Further tests to establish the safe maximum weight of a pallet for tail-lift deliveries have been carried out after the previous results from the HSE were found to be inaccurate.

Concerns have been growing that delivery drivers are expected to handle pallets that are sometimes more than 1,000kg in weight, placing their health and even safety in danger.

This was heightened after the death of HGV driver Petru Soimu Pop last November, who was crushed while making a tail-lift delivery to a residential address in High Wycombe.

Guidance is due to be updated, but not before the HSE conducts research into the push and pull forces required by drivers when manually manoeuvring pallets.

However, MT revealed last month there had been a delay after the first test results were found to be inaccurate due to faulty measuring equipment.

To address this, the HSE used its facility in Buxton on 7 September to conduct a second series of tests.

A spokesman said: “In March, the HSE undertook some indicative testing of push and pull forces required in manually manoeuvring pallets on vehicle beds and tail-lifts, with members of the group present. The results indicated significant forces may be required to move pallets of various weights and that further detailed testing was needed.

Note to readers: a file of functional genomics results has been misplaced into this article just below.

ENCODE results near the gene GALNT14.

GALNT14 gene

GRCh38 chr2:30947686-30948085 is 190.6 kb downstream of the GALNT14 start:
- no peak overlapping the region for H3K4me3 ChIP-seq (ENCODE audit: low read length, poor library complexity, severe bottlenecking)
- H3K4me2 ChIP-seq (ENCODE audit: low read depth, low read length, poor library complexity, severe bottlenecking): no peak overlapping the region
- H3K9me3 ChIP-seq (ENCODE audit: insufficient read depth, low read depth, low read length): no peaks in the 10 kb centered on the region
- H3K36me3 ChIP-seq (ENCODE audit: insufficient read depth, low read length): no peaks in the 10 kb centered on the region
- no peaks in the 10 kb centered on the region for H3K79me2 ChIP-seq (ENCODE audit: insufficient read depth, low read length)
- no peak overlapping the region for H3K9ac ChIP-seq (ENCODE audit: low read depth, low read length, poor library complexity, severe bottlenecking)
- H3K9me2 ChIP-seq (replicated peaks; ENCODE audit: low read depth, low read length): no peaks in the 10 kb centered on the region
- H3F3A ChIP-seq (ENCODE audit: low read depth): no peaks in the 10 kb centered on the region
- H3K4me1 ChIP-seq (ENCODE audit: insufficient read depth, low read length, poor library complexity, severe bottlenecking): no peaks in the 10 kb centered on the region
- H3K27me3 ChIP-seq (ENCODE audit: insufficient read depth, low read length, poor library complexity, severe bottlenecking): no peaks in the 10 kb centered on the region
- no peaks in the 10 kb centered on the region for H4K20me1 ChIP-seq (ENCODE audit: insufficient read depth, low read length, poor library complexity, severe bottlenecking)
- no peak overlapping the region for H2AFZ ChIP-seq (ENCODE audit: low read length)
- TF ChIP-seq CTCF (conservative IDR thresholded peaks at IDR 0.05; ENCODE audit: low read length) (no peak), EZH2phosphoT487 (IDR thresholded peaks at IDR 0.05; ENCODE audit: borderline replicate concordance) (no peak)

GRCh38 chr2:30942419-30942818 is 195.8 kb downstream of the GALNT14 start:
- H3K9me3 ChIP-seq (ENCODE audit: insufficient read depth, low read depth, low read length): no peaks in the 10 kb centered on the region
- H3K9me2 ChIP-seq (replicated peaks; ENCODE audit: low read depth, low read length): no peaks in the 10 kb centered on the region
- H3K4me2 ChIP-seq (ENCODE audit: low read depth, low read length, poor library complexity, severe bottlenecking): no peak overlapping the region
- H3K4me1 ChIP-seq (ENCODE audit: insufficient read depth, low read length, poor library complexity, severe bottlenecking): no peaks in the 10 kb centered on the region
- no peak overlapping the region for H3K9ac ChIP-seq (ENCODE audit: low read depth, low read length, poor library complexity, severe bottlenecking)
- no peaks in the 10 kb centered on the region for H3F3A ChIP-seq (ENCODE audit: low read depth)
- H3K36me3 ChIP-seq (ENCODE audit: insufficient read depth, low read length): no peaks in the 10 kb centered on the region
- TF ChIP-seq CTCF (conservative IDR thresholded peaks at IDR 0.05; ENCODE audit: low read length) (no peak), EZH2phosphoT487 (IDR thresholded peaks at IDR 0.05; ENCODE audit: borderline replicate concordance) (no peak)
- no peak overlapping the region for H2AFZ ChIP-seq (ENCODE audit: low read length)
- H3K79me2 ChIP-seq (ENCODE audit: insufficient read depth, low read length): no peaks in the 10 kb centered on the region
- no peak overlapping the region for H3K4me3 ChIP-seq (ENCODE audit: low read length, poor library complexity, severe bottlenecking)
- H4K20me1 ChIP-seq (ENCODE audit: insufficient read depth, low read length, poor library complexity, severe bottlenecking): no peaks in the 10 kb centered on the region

“This testing has required more in-depth planning. To be effective, the testing needs to cover a range of scenarios and needs to be done in a scientific environment rather than on a site.”

The spokesman was unable to say when the results would be made available.

Ray Engley, RHA head of technical services, who chairs a working group on the issue, said: “The response from the industry has been generally positive and there appears to be a will and enthusiasm to address this issue.”